Wednesday, December 10, 2008

Peacemaking Isn't Instant

Peacekeeping is the effort to maintain an environment of nonconflict. It's the strained attempt to ease escalating pressure.

Peacekeeping doesn't deal with issues but only focuses on keeping peace for the moment. Last Friday I wrote on the difference in peacekeeping and peacemaking: Give Me Some Peace... Help ....Fast,

Unaddessed conflict can destroy ministry or family vitality and longevity. When we fail to address conflict in a constructive manner, it can grow into a huge barrier and hindrance to strong relationships.

Peacemaking doesn't focus on present tranquility but is directly interested in seeking resoluton to the issues that created the conflict in the first place. Conflict resolution through peacemaking often has a short-term cost but yields a tremendous long-term benefit.

In his book, The Peacemaker, Ken Sande teaches the P A U S E principle as a practical acronym for proactively approaching others to resolve conflict:

Prepare yourself for the conversation
Affirm the other person's dignity and worth
Understand the interests of the other person
Search for creative solutions
Evaluate options as objectively and reasonably as possible

Once reconciliation has taken place, Sande also suggests each partner make four promises to each other as a way to avoid rehashing the same issues in the future:
1. I will not dwell on this incident
2. I will not bring up this incident again and use it against you
3. I will not talk to others about this incident
4. I will not allow this incident to stand between us or hinder our relationship

These peacemaking principles will help us not only to resolve conflict in a biblical way but also to keep bitterness from creeping into our ministries and families...
Ken Sande, The Peacemaker 3rd ed. Grand Rapids: Baker, 2004) pp. 267-68

Remember this is the Prince of Peace Season!!! He is our model, He is the greatest peacemaker.

Do you have the courage to be a peacemaker? Or are you just going to pull the covers over your "mess" while you try to keep the peace?


Chatty Kelly said...

Is it possible to make peace with someone who is mentally ill? I don't think so. Or at least not in the case I am thinking of.

Even if I am willing not to bring up the "incident" again, if the other person continues too, my efforts are moot.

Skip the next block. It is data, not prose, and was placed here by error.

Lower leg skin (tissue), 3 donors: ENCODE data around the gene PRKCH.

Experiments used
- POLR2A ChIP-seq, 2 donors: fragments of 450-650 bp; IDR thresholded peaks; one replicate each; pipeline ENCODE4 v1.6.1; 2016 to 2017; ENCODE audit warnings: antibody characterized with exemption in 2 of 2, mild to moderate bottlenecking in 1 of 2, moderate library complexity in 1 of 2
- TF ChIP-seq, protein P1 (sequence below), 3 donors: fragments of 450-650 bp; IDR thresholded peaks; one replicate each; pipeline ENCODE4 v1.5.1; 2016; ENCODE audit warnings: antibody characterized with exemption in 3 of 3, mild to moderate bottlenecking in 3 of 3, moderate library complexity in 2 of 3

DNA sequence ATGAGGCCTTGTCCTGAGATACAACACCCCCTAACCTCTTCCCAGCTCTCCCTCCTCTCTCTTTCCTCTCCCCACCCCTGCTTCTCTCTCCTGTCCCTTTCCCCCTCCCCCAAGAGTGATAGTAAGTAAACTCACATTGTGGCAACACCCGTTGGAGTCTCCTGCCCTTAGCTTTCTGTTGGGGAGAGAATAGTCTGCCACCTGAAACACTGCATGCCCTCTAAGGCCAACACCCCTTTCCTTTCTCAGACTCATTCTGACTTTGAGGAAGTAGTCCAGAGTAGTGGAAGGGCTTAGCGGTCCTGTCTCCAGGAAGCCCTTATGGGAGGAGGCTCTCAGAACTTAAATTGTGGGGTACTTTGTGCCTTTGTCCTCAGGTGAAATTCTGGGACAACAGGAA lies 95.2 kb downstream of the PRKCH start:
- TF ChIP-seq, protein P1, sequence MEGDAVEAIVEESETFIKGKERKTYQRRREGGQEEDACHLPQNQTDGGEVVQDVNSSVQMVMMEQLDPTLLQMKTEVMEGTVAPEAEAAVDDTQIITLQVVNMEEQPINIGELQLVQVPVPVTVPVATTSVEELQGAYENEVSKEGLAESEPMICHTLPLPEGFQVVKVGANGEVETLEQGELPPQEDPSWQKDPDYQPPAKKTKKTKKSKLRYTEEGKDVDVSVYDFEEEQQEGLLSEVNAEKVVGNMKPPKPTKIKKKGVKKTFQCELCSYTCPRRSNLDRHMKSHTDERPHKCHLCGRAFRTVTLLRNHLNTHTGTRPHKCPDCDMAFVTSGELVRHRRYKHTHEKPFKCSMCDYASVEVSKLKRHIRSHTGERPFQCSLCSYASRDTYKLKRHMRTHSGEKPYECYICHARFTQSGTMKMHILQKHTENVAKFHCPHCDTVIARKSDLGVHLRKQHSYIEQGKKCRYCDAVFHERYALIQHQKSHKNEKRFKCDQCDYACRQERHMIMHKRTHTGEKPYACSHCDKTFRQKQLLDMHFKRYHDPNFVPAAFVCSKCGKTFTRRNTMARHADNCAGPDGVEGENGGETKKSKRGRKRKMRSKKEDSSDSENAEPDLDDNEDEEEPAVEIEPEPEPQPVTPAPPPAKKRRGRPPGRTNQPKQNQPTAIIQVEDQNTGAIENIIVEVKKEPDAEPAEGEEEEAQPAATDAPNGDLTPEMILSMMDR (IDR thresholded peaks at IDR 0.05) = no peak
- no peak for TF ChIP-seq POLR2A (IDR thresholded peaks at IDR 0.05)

But I think these series you are doing is AWESOME and I am enjoying it very much. Learning alot too. Thank you.

sailorcross said...

Hi Kay!!

I make the effort, and my efforts are ignored--not even acknowledged. So, I continue to make the effort--still ignored.

So, I continue the best and only thing I know to do--pray.

How long do I pray--how long do pursue this?


That's how long!! Yes, it is an effort at times to pray for those who have spurned us, hurt us, ignored us, but I will continue.

And Kelly--in your comment above--I don't know what mental illness you're referring to--some don't know the difference between reality and unreality.

In the case of my ex-spouse--after living in the throes of drug addiction with him for many years, a lot of heartache, financial blows, violence and much more--I'm still praying for him. He is the father of my children, and I can do no more or no less.

The best and only thing I can do.


© 2008 Kay Martin

Thrive In Christ

Who I Am In Christ by Neil Anderson

For several months we will center on this book to pursue Thriving in our Christian journey.

Neil challenges us with: "Do you know who you are in God's eyes? We are no longer products of our past. We are primarily products of Christ's work on the cross. Who we are determines what we do.

You are not who you are in Christ because of the things you have done, you are in Christ because of what He has done. He died and rose again so that you and I could live in the FREEDOM of His love."

That's just the introduction. More to follow.